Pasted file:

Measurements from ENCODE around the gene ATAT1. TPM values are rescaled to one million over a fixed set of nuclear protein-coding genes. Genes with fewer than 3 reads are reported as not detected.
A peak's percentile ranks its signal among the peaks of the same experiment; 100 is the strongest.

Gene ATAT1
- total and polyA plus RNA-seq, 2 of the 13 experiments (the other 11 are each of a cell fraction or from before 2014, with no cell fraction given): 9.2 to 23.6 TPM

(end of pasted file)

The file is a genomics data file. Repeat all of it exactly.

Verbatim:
Measurements from ENCODE around the gene ATAT1. TPM values are rescaled to one million over a fixed set of nuclear protein-coding genes. Genes with fewer than 3 reads are reported as not detected.
A peak's percentile ranks its signal among the peaks of the same experiment; 100 is the strongest.

Gene ATAT1
- total and polyA plus RNA-seq, 2 of the 13 experiments (the other 11 are each of a cell fraction or from before 2014, with no cell fraction given): 9.2 to 23.6 TPM